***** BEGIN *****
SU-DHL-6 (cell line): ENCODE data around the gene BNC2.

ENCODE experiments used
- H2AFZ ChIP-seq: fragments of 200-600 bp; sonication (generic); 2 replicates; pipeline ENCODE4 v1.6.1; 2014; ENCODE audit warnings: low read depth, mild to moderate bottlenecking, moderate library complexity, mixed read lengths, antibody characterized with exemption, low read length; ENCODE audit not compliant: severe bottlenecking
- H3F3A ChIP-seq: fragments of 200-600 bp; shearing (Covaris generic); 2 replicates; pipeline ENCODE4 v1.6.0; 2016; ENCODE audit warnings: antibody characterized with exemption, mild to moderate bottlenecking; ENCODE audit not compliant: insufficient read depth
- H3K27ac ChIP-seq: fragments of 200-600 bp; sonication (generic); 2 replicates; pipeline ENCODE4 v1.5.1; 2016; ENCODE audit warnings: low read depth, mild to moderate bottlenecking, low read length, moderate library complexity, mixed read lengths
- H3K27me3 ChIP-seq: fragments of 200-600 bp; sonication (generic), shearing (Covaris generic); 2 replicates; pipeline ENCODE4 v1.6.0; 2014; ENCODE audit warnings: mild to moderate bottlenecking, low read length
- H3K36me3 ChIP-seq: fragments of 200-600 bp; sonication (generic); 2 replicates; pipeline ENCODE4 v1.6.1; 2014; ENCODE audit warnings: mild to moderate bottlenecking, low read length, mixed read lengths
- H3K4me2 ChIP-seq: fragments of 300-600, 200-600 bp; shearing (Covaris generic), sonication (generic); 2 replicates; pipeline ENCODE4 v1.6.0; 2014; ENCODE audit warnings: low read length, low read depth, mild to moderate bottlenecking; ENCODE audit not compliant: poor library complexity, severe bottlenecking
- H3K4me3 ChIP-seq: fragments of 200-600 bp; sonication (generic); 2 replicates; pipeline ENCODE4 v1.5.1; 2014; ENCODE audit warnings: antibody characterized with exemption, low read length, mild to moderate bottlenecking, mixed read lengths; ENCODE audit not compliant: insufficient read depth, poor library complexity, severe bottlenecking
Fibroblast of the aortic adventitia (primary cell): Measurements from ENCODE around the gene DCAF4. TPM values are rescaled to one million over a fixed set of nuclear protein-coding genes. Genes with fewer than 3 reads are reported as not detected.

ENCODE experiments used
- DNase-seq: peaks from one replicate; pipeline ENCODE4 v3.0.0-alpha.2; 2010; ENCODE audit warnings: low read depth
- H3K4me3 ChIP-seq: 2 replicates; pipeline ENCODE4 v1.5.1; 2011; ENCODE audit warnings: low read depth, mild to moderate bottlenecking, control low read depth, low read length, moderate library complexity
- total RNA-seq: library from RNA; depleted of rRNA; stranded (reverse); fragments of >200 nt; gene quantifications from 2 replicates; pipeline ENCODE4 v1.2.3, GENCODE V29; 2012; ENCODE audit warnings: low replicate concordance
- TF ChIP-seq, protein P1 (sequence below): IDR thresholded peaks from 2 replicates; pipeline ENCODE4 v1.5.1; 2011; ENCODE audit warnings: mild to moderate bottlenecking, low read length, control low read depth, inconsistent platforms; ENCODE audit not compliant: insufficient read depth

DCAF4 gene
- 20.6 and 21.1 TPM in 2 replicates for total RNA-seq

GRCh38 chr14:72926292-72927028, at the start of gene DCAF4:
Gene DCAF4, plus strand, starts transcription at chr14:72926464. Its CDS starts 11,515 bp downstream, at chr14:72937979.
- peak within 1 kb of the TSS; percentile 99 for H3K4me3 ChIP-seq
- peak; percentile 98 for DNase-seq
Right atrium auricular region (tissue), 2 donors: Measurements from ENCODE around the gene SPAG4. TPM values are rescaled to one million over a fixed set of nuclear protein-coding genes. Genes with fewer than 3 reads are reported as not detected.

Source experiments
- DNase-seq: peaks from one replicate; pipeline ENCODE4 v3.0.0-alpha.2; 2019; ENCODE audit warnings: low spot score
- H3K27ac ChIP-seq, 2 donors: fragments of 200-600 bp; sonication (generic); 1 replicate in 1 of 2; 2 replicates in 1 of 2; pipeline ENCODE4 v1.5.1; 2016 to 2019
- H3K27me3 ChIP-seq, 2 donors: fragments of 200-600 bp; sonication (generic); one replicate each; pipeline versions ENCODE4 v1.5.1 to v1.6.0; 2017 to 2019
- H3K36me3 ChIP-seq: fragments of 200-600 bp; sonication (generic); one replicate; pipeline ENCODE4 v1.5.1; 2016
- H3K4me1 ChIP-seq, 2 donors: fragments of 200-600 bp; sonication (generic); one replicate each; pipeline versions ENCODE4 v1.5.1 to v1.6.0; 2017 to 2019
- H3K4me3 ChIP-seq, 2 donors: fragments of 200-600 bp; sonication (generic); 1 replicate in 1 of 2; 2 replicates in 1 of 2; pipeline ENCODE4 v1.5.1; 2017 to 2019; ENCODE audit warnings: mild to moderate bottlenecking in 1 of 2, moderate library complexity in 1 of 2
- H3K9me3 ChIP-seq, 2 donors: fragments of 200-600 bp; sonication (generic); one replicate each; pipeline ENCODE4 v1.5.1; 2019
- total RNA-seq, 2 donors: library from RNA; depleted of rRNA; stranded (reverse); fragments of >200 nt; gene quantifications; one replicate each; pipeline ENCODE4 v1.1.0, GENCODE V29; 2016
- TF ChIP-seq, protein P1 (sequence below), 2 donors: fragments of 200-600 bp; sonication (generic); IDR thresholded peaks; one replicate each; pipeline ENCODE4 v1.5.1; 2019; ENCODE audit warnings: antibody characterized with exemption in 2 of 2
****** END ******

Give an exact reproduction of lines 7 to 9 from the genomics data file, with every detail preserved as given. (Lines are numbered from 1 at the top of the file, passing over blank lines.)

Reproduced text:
- H3K36me3 ChIP-seq: fragments of 200-600 bp; sonication (generic); 2 replicates; pipeline ENCODE4 v1.6.1; 2014; ENCODE audit warnings: mild to moderate bottlenecking, low read length, mixed read lengths
- H3K4me2 ChIP-seq: fragments of 300-600, 200-600 bp; shearing (Covaris generic), sonication (generic); 2 replicates; pipeline ENCODE4 v1.6.0; 2014; ENCODE audit warnings: low read length, low read depth, mild to moderate bottlenecking; ENCODE audit not compliant: poor library complexity, severe bottlenecking
- H3K4me3 ChIP-seq: fragments of 200-600 bp; sonication (generic); 2 replicates; pipeline ENCODE4 v1.5.1; 2014; ENCODE audit warnings: antibody characterized with exemption, low read length, mild to moderate bottlenecking, mixed read lengths; ENCODE audit not compliant: insufficient read depth, poor library complexity, severe bottlenecking